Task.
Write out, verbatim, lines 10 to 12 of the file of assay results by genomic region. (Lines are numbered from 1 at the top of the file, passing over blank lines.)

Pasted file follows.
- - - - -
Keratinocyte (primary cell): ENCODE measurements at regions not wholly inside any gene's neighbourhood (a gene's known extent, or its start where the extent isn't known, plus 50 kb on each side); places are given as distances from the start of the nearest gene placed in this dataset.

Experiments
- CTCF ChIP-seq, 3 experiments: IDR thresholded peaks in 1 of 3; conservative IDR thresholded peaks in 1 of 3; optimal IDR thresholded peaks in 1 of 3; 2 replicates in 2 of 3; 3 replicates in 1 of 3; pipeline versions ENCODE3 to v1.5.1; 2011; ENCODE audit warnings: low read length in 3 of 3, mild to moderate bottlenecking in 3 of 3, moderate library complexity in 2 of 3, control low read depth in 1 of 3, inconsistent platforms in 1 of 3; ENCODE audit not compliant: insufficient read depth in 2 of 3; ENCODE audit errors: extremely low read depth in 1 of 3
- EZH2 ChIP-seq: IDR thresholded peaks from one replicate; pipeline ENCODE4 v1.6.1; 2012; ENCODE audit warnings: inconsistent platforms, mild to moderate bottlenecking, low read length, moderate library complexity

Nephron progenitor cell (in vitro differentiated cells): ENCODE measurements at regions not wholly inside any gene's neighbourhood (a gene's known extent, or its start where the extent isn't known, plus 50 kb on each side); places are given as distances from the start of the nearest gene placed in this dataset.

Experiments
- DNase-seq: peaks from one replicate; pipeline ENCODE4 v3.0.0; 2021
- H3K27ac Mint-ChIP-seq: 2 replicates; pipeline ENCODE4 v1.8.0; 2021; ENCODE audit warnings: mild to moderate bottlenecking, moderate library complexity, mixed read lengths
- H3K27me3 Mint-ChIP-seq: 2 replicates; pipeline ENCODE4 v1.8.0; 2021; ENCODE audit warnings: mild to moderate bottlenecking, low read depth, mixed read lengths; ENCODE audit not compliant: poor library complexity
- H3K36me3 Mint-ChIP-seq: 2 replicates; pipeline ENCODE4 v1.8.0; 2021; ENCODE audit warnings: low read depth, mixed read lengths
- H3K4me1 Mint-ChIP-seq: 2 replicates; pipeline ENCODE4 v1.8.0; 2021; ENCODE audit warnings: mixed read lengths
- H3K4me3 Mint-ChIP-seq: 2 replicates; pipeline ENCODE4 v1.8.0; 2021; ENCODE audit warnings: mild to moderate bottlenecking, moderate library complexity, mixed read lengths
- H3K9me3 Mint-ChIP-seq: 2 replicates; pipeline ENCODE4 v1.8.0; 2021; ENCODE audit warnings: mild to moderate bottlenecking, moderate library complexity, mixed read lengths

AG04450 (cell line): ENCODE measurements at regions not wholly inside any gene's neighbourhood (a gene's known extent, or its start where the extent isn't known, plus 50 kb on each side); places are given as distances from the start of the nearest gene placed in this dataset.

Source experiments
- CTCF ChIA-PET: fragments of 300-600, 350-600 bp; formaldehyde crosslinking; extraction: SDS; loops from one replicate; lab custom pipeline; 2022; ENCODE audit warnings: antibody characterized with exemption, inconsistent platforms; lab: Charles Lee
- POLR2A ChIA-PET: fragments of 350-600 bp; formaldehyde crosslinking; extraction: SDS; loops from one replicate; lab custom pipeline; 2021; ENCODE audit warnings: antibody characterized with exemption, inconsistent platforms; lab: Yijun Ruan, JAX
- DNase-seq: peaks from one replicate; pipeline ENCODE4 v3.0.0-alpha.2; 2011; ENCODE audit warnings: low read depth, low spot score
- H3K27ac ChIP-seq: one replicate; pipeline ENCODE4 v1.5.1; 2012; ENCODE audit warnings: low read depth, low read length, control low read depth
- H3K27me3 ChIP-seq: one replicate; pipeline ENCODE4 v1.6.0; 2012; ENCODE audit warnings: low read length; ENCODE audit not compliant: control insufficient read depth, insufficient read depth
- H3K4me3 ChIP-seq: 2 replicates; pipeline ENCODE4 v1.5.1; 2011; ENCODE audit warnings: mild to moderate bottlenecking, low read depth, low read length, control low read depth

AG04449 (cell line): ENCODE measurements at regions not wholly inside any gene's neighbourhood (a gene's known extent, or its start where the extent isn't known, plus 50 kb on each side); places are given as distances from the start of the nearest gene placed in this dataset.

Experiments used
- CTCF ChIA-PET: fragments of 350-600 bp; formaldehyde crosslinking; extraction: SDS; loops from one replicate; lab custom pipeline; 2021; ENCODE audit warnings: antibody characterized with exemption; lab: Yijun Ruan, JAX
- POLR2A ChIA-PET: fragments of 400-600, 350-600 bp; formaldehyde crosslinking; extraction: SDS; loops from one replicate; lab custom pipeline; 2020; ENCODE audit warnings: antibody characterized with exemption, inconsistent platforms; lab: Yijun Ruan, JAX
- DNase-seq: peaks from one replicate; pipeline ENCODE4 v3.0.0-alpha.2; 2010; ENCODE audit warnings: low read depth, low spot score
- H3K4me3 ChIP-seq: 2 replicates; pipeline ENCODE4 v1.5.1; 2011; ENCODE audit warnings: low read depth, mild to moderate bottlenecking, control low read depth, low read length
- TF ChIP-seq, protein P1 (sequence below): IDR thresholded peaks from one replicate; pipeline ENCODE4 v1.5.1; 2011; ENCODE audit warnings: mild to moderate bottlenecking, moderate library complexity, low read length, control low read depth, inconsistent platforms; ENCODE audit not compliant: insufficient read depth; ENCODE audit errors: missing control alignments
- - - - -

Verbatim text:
- H3K36me3 Mint-ChIP-seq: 2 replicates; pipeline ENCODE4 v1.8.0; 2021; ENCODE audit warnings: low read depth, mixed read lengths
- H3K4me1 Mint-ChIP-seq: 2 replicates; pipeline ENCODE4 v1.8.0; 2021; ENCODE audit warnings: mixed read lengths
- H3K4me3 Mint-ChIP-seq: 2 replicates; pipeline ENCODE4 v1.8.0; 2021; ENCODE audit warnings: mild to moderate bottlenecking, moderate library complexity, mixed read lengths